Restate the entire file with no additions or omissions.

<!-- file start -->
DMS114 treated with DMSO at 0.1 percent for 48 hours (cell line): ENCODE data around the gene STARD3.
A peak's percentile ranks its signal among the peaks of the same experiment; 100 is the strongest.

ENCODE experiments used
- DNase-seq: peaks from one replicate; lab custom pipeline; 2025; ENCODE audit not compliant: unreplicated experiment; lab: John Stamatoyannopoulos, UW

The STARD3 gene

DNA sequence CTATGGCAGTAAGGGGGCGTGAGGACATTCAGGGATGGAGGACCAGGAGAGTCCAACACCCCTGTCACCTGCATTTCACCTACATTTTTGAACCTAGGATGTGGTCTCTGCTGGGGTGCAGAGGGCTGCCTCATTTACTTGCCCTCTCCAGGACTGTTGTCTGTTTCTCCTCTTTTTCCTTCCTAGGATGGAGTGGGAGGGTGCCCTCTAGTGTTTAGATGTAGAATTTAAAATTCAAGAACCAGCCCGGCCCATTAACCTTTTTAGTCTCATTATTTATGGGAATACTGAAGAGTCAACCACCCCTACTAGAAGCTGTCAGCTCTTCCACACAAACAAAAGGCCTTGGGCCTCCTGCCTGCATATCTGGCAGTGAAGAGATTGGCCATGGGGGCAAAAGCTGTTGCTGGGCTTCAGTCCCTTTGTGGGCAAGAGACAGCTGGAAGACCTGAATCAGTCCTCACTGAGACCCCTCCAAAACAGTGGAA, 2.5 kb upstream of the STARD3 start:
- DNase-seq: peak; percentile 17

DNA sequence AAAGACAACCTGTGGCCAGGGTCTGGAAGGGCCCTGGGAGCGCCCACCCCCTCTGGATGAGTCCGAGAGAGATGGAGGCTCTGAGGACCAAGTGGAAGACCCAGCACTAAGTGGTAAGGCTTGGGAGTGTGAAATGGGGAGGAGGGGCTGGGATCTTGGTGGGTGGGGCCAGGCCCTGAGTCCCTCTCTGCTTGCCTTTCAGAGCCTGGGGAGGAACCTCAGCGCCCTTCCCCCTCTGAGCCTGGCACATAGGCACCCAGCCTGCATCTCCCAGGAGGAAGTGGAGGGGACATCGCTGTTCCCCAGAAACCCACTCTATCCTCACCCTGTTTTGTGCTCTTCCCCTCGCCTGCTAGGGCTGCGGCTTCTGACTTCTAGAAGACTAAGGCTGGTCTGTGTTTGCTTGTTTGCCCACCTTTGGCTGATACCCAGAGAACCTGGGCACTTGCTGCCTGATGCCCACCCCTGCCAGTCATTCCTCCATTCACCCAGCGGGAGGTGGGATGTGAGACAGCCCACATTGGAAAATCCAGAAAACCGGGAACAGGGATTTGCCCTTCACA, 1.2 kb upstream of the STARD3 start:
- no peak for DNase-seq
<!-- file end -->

DMS114 treated with DMSO at 0.1 percent for 48 hours (cell line): ENCODE data around the gene STARD3.
A peak's percentile ranks its signal among the peaks of the same experiment; 100 is the strongest.

ENCODE experiments used
- DNase-seq: peaks from one replicate; lab custom pipeline; 2025; ENCODE audit not compliant: unreplicated experiment; lab: John Stamatoyannopoulos, UW

The STARD3 gene

DNA sequence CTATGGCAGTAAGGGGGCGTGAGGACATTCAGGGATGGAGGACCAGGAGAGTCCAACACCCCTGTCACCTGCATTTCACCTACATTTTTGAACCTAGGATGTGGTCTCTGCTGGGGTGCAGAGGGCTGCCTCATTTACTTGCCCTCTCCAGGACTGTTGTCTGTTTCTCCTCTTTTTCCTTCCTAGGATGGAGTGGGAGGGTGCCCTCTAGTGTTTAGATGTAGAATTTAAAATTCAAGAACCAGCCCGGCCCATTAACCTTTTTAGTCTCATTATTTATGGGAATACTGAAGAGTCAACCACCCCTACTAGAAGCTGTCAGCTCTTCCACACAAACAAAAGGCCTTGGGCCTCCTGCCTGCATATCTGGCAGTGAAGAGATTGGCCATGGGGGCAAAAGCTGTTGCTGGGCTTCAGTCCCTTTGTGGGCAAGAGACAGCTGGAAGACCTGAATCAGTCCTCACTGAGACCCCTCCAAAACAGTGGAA, 2.5 kb upstream of the STARD3 start:
- DNase-seq: peak; percentile 17

DNA sequence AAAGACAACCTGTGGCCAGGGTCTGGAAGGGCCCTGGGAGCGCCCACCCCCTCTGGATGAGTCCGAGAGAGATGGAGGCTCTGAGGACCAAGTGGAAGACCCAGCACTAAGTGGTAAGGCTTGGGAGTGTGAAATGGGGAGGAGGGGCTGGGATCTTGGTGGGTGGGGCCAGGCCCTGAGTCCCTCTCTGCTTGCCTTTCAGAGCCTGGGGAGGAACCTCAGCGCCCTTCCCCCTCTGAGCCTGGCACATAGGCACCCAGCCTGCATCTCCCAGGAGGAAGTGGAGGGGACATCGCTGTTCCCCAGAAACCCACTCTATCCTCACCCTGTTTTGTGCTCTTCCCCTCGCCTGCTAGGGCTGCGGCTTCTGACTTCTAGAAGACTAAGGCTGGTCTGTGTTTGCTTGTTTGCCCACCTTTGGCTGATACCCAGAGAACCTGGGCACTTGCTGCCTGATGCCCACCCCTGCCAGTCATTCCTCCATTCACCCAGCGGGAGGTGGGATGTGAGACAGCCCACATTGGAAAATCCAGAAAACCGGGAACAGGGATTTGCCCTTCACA, 1.2 kb upstream of the STARD3 start:
- no peak for DNase-seq